On a winter night in February 2014, Pravin Varughese, a sophomore at Southern Illinois University, attended a house party. Little did anyone know that it would be the last time anyone saw him alive. A few days later, Pravin’s lifeless body was discovered in a wooded area in Carbondale, Illinois, sending shockwaves through the community, as reported by the Chicago Tribune.
From Accident to Foul Play:
Initially deemed accidental hypothermia by the police, a turn of events unfolded after an independent autopsy, ordered by the Varughese family, revealed blunt force trauma to Pravin’s head. Soon, news surfaced about an altercation between Pravin and a fellow student named Gaege Bethune on the night of his death. Subsequently, Bethune was arrested and charged with Pravin’s murder, leading to a two-week trial in 2018 where the jury convicted Bethune of first-degree murder.
A Shocking Twist: The Power of a Comma:
While a conviction typically results in a significant prison sentence, Bethune experienced an unexpected turn of events. In June 2018, he walked free, and the reason behind it was surprisingly simple – a comma. Instead of issuing a sentence, the judge identified a problem with the wording on the charging document, particularly an omitted comma. The judge believed this small punctuation error could have confused the jury, leading him to dismiss the jury’s verdict and throw the case out of court, allowing Bethune to leave without serving any time for murder.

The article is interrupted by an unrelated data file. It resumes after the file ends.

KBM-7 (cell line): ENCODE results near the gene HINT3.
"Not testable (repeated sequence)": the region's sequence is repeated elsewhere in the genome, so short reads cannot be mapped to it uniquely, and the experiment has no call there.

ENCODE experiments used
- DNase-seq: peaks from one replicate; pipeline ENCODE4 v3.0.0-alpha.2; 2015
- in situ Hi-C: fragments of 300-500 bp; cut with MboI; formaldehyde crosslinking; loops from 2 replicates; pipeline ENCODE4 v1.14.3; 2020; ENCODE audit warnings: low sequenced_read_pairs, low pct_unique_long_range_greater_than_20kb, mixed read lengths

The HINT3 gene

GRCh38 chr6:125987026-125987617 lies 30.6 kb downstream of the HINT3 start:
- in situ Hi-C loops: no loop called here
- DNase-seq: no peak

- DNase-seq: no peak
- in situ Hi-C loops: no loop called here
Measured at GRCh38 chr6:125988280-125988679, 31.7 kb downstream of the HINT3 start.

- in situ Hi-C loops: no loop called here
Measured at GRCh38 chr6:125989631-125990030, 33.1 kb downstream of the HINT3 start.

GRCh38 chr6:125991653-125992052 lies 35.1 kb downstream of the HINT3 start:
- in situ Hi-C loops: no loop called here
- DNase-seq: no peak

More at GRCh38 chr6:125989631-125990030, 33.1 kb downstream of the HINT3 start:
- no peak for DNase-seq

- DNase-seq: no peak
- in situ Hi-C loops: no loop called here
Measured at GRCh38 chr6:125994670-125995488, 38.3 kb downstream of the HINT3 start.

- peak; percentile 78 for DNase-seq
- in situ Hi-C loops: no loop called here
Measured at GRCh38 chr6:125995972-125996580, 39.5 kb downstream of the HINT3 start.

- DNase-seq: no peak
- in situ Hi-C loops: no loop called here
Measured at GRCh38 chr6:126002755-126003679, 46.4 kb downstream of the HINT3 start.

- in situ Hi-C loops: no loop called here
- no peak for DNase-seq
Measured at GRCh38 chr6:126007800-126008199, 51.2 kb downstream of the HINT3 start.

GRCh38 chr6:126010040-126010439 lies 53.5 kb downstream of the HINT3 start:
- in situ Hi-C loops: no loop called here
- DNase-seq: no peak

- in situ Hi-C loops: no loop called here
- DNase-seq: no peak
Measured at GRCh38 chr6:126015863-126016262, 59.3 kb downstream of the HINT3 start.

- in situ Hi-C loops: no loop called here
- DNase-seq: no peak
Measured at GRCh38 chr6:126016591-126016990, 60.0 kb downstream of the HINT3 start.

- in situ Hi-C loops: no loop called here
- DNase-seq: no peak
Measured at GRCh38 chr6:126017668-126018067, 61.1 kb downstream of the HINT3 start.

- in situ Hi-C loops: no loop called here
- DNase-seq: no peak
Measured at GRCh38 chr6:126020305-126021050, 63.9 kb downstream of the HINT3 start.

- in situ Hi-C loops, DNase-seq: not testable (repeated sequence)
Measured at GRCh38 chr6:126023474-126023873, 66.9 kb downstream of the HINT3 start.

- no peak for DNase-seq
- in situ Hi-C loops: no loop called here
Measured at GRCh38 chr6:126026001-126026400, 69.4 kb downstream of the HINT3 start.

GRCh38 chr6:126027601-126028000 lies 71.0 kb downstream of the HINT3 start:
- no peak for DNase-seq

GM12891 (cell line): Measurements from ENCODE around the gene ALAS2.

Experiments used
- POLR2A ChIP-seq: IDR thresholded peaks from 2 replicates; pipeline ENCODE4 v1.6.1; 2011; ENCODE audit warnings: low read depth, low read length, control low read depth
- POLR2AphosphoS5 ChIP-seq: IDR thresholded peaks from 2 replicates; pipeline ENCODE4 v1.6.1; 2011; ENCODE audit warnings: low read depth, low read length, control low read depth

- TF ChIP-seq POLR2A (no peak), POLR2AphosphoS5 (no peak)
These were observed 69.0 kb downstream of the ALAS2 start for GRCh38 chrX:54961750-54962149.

Unveiling the Syntax Error Drama:
Pravin’s mother, Lovely Varughese, shared her bewilderment during the day of the supposed sentencing. She described how Bethune entered the court in casual clothes with no restraints. The judge acknowledged the flawless trial, highlighting no misconduct or prosecutorial errors and sufficient evidence for the conviction. However, the presence of a syntax error, particularly the omitted comma, raised doubts about the jury’s clarity. Consequently, the judge decided to vacate the jury verdict, order a new trial, and set the defendant, Bethune, free.
A Family’s Ongoing Battle for Justice:
Despite this setback, the Varughese family continues their fight for justice. Lovely Varughese holds onto hope that Gaege Bethune will face trial once more for her son’s murder. In her words to the Chicago Tribune, “I don’t know when it’s going to happen, but I’m hoping for the sanity of the justice system it will happen one day. People have to have faith in the system, and they have to have hope.” The family’s perseverance sheds light on the complexities within the legal system and the unf